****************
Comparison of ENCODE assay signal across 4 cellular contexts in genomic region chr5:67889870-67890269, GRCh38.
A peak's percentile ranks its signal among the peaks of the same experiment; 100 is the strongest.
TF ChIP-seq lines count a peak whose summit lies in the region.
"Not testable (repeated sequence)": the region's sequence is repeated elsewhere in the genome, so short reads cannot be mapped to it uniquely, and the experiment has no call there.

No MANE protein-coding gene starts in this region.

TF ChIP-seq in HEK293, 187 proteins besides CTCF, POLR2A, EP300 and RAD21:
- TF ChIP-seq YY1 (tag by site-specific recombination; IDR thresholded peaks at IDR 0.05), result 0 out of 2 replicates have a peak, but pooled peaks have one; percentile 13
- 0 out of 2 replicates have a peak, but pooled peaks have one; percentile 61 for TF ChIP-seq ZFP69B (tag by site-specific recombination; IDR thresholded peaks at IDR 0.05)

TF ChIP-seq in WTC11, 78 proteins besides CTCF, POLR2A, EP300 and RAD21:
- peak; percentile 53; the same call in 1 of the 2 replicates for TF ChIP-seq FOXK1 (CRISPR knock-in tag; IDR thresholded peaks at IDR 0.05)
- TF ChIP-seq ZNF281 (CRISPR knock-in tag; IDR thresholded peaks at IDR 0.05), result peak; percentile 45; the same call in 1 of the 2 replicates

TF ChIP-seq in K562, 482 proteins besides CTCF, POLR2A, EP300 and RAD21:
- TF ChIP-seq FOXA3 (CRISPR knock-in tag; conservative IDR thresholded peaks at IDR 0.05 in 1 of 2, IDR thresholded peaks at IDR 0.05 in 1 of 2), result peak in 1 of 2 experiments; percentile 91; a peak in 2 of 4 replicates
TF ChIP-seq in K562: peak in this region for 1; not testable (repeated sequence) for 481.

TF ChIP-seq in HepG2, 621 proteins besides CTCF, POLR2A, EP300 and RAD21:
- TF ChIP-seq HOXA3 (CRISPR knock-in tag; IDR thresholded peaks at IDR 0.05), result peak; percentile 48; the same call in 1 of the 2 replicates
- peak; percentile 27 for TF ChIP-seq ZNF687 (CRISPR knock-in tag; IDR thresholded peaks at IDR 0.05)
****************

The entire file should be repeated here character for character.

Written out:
Comparison of ENCODE assay signal across 4 cellular contexts in genomic region chr5:67889870-67890269, GRCh38.
A peak's percentile ranks its signal among the peaks of the same experiment; 100 is the strongest.
TF ChIP-seq lines count a peak whose summit lies in the region.
"Not testable (repeated sequence)": the region's sequence is repeated elsewhere in the genome, so short reads cannot be mapped to it uniquely, and the experiment has no call there.

No MANE protein-coding gene starts in this region.

TF ChIP-seq in HEK293, 187 proteins besides CTCF, POLR2A, EP300 and RAD21:
- TF ChIP-seq YY1 (tag by site-specific recombination; IDR thresholded peaks at IDR 0.05), result 0 out of 2 replicates have a peak, but pooled peaks have one; percentile 13
- 0 out of 2 replicates have a peak, but pooled peaks have one; percentile 61 for TF ChIP-seq ZFP69B (tag by site-specific recombination; IDR thresholded peaks at IDR 0.05)

TF ChIP-seq in WTC11, 78 proteins besides CTCF, POLR2A, EP300 and RAD21:
- peak; percentile 53; the same call in 1 of the 2 replicates for TF ChIP-seq FOXK1 (CRISPR knock-in tag; IDR thresholded peaks at IDR 0.05)
- TF ChIP-seq ZNF281 (CRISPR knock-in tag; IDR thresholded peaks at IDR 0.05), result peak; percentile 45; the same call in 1 of the 2 replicates

TF ChIP-seq in K562, 482 proteins besides CTCF, POLR2A, EP300 and RAD21:
- TF ChIP-seq FOXA3 (CRISPR knock-in tag; conservative IDR thresholded peaks at IDR 0.05 in 1 of 2, IDR thresholded peaks at IDR 0.05 in 1 of 2), result peak in 1 of 2 experiments; percentile 91; a peak in 2 of 4 replicates
TF ChIP-seq in K562: peak in this region for 1; not testable (repeated sequence) for 481.

TF ChIP-seq in HepG2, 621 proteins besides CTCF, POLR2A, EP300 and RAD21:
- TF ChIP-seq HOXA3 (CRISPR knock-in tag; IDR thresholded peaks at IDR 0.05), result peak; percentile 48; the same call in 1 of the 2 replicates
- peak; percentile 27 for TF ChIP-seq ZNF687 (CRISPR knock-in tag; IDR thresholded peaks at IDR 0.05)